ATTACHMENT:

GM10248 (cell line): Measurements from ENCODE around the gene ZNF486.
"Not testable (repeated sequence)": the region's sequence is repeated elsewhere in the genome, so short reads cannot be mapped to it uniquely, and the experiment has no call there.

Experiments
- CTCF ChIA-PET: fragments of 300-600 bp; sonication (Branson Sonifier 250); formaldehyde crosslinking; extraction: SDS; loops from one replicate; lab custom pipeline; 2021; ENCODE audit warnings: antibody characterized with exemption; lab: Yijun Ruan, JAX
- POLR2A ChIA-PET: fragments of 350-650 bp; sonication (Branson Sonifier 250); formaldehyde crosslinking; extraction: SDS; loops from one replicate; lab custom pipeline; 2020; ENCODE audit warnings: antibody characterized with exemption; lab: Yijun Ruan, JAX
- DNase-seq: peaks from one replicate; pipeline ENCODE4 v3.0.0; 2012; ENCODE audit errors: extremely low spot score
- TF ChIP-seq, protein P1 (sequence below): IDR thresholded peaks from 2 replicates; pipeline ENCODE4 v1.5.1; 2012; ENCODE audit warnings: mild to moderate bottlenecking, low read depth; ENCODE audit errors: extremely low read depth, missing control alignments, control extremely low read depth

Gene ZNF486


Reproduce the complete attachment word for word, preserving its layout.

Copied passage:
GM10248 (cell line): Measurements from ENCODE around the gene ZNF486.
"Not testable (repeated sequence)": the region's sequence is repeated elsewhere in the genome, so short reads cannot be mapped to it uniquely, and the experiment has no call there.

Experiments
- CTCF ChIA-PET: fragments of 300-600 bp; sonication (Branson Sonifier 250); formaldehyde crosslinking; extraction: SDS; loops from one replicate; lab custom pipeline; 2021; ENCODE audit warnings: antibody characterized with exemption; lab: Yijun Ruan, JAX
- POLR2A ChIA-PET: fragments of 350-650 bp; sonication (Branson Sonifier 250); formaldehyde crosslinking; extraction: SDS; loops from one replicate; lab custom pipeline; 2020; ENCODE audit warnings: antibody characterized with exemption; lab: Yijun Ruan, JAX
- DNase-seq: peaks from one replicate; pipeline ENCODE4 v3.0.0; 2012; ENCODE audit errors: extremely low spot score
- TF ChIP-seq, protein P1 (sequence below): IDR thresholded peaks from 2 replicates; pipeline ENCODE4 v1.5.1; 2012; ENCODE audit warnings: mild to moderate bottlenecking, low read depth; ENCODE audit errors: extremely low read depth, missing control alignments, control extremely low read depth

Gene ZNF486